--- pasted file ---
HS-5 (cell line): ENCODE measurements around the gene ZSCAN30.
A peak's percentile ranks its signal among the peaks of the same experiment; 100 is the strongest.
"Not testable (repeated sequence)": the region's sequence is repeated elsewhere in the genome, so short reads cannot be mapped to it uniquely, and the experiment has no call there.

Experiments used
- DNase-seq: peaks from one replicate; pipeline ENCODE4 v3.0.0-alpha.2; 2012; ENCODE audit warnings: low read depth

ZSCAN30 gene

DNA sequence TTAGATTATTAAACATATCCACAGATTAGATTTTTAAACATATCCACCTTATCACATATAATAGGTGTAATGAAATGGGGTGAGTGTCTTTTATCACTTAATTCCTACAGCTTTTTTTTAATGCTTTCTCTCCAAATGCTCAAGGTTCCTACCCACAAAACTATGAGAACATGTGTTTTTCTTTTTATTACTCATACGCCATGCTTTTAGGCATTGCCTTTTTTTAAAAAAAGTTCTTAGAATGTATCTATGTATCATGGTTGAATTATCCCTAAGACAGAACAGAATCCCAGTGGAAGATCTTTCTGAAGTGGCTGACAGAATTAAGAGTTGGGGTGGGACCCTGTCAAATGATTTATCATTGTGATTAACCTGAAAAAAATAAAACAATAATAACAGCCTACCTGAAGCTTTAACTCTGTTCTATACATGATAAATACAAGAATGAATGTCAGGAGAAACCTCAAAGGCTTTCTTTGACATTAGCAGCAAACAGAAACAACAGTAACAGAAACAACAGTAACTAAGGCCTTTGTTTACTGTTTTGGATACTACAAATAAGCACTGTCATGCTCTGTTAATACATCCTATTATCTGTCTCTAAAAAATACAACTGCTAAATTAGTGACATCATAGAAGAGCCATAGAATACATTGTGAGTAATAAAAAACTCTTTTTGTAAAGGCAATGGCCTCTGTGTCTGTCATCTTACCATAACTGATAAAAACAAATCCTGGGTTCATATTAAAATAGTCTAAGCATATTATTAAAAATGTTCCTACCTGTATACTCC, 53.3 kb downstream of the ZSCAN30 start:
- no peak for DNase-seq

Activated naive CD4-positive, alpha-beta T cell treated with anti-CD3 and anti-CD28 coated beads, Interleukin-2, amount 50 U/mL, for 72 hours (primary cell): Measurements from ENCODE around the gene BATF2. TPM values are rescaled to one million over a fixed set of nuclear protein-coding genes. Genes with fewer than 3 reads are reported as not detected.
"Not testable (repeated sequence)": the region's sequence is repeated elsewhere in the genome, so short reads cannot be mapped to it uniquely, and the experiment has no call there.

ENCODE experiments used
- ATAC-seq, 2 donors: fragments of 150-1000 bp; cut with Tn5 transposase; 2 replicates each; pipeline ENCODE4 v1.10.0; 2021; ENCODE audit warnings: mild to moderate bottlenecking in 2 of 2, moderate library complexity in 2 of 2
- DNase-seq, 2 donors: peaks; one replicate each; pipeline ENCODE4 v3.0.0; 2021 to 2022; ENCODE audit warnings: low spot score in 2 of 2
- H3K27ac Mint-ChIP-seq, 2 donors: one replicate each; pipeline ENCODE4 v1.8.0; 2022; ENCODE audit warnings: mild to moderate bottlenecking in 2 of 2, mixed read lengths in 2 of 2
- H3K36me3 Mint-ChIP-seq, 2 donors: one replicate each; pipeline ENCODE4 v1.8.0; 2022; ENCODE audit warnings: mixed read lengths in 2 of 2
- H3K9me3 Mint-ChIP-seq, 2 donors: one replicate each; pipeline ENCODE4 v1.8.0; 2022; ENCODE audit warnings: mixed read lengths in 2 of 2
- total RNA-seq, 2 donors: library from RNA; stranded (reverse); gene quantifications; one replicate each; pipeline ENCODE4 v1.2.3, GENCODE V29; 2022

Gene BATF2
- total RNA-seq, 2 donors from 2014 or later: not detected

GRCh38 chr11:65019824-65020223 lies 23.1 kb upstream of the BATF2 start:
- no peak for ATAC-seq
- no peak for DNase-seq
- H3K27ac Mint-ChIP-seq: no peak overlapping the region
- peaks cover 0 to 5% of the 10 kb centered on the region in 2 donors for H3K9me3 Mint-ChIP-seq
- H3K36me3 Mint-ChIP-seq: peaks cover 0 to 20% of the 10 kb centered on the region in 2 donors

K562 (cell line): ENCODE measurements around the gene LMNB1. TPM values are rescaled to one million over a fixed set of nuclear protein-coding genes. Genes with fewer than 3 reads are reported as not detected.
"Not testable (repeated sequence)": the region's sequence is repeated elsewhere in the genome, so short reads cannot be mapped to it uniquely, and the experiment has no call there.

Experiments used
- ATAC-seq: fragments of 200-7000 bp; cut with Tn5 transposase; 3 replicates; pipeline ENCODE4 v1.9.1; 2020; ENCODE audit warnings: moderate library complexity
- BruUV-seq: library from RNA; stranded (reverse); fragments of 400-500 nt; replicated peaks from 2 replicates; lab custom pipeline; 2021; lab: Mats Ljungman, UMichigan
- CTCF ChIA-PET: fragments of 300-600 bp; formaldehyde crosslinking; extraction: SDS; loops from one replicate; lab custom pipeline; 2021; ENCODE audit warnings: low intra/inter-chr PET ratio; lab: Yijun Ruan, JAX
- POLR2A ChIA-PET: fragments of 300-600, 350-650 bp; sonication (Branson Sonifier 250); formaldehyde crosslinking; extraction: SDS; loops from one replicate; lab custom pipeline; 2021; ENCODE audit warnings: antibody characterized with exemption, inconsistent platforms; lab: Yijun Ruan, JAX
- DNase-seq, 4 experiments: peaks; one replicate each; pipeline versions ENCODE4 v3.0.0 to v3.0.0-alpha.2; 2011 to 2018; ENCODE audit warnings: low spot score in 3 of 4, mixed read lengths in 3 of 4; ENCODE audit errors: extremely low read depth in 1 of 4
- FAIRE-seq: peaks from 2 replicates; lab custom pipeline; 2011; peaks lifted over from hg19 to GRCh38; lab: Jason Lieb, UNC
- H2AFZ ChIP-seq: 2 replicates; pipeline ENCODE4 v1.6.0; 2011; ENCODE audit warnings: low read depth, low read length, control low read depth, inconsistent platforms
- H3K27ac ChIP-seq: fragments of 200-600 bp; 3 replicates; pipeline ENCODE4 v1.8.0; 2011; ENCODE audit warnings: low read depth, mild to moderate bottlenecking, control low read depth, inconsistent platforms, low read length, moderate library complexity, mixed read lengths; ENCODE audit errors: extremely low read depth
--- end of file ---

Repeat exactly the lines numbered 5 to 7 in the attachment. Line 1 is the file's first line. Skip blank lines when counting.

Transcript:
- DNase-seq: peaks from one replicate; pipeline ENCODE4 v3.0.0-alpha.2; 2012; ENCODE audit warnings: low read depth

ZSCAN30 gene

DNA sequence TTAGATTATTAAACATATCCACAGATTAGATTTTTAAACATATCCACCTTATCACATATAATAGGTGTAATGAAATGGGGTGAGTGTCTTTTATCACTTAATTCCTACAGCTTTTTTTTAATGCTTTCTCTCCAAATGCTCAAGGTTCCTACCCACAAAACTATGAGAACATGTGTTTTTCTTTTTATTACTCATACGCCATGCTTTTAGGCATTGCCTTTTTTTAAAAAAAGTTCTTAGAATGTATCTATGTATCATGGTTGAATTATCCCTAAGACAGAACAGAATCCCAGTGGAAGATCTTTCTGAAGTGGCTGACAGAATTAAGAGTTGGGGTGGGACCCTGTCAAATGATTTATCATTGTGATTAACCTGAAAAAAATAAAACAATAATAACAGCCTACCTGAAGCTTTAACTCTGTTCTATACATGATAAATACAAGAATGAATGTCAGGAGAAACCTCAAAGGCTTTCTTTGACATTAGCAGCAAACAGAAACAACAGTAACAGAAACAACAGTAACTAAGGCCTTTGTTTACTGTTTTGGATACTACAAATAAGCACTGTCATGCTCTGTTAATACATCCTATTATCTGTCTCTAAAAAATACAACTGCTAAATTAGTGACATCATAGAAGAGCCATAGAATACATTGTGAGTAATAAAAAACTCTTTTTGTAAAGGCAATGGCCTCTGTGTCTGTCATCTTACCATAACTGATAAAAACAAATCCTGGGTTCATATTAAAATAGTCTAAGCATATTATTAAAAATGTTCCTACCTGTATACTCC, 53.3 kb downstream of the ZSCAN30 start: